14. Important Points! The IRB must decide on a protocol-by-protocol basis whether there are adequate provisions to protect the privacy of subjects and to maintain the confidentiality of the identifiable data at each segment of the researchrecruitment to maintenance of the data. The committee must consider the sensitivity of the information collected and the protections offered the subjects. Especially in social/behavioral research the primary risk to subjects is often an invasion of privacy or a breach of confidentiality. During the informed consent process, subjects must be informed of the precautions that will be taken to protect the confidentiality of the data and be informed of the parties who will or may have access (e.g., research team, FDA, OHRP). This will allow subjects to decide about the adequacy of the protections and the acceptability of the possible release of private information to the interested parties.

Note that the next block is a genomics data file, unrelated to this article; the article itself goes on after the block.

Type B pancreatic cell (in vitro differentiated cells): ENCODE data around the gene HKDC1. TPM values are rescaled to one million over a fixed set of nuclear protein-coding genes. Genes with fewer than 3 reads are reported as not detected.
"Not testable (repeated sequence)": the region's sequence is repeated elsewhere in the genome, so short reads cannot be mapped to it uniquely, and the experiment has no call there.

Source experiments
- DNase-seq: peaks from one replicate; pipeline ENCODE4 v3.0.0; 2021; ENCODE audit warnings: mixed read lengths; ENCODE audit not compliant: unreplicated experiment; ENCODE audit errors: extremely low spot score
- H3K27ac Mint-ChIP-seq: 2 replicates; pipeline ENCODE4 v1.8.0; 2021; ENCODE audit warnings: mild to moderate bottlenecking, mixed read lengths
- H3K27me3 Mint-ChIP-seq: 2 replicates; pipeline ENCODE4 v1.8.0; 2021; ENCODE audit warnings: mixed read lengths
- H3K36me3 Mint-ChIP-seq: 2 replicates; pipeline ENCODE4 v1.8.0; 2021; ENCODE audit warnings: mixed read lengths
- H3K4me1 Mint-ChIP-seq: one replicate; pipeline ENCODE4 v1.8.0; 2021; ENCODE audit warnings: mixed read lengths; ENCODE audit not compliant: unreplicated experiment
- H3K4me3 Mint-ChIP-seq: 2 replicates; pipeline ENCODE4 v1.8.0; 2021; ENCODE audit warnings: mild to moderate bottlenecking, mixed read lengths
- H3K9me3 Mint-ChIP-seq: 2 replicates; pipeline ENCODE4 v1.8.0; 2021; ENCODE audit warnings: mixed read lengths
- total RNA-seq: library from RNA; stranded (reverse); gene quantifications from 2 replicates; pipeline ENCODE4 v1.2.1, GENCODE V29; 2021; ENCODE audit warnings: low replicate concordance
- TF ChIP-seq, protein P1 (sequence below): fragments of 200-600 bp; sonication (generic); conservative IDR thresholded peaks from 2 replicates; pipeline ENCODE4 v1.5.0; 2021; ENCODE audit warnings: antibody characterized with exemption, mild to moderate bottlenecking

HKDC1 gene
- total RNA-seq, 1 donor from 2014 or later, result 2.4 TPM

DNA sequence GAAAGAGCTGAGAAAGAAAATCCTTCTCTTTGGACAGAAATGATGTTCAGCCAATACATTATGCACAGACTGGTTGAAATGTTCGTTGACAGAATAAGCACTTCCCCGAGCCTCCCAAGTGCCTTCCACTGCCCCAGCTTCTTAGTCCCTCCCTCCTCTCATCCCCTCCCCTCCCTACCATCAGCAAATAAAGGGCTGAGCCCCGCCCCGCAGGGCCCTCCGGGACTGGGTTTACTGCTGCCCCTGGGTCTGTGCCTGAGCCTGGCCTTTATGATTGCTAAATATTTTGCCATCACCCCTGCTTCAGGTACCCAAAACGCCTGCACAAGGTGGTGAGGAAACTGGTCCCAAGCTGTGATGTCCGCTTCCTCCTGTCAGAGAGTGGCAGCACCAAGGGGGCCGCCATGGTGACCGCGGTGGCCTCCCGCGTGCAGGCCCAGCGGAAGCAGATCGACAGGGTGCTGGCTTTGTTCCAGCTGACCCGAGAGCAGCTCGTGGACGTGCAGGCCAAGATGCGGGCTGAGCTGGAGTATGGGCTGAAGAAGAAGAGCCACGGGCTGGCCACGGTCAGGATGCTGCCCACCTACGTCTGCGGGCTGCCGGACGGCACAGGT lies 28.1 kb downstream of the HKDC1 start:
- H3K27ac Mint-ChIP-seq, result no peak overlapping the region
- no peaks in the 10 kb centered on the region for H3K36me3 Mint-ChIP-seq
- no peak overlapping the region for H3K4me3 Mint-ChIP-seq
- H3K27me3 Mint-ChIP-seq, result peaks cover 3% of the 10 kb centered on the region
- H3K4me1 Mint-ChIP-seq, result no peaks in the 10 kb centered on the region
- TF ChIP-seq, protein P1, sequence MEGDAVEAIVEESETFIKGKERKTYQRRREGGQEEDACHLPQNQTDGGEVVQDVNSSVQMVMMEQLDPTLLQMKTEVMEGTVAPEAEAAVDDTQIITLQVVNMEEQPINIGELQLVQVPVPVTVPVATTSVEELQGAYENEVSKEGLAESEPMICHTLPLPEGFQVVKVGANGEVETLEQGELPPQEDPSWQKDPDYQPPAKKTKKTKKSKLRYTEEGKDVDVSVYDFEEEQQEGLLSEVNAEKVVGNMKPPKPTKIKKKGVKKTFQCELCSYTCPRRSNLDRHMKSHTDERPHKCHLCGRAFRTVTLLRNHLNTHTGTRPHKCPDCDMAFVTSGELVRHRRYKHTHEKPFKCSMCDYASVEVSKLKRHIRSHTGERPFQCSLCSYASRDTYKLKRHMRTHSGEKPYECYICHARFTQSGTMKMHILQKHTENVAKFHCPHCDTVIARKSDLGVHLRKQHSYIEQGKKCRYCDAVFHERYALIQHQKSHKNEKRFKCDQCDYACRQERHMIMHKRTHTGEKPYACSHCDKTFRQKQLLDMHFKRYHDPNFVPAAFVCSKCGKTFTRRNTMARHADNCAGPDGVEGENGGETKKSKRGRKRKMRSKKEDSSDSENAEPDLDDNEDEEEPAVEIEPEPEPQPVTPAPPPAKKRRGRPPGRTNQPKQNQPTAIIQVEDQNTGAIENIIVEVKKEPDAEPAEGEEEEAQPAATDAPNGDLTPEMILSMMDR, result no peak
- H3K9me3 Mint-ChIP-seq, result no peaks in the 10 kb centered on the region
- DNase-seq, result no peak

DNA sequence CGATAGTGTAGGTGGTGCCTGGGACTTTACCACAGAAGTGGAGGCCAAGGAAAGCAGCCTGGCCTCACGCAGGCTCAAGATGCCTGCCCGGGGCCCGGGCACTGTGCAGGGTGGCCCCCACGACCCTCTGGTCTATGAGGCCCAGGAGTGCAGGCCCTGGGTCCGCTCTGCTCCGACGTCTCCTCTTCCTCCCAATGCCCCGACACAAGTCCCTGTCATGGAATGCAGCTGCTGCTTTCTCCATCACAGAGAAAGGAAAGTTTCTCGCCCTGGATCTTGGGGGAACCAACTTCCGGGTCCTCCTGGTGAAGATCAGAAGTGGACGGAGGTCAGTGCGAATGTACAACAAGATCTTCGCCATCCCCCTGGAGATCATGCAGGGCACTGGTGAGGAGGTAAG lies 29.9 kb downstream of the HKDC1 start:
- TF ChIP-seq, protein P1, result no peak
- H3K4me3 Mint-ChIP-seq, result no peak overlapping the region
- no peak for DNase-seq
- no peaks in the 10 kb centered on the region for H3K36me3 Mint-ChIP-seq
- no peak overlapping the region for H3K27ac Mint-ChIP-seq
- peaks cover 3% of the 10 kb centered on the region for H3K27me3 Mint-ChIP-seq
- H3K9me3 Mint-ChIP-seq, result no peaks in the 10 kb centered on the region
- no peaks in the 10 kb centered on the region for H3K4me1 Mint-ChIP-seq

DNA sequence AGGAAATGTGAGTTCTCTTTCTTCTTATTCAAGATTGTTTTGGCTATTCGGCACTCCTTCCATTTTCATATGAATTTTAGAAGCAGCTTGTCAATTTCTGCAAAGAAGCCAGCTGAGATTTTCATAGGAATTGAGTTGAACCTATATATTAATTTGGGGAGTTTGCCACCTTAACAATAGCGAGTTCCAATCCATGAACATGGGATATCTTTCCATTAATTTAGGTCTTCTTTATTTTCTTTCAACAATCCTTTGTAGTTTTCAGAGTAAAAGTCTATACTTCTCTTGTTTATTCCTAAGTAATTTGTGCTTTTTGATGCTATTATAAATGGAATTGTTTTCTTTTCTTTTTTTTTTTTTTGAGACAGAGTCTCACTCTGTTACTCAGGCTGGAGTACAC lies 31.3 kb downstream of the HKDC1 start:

15. Questions? Please contact: Karen Allen Director of Research Protections @ or 949-824-1558 This presentation was adapted from IRB 201 Presentation by Jeffrey Cooper, M.D., M.M.M., 2004 and the Institutional Review Board: Management and Function, Amdur and Bankert, 2002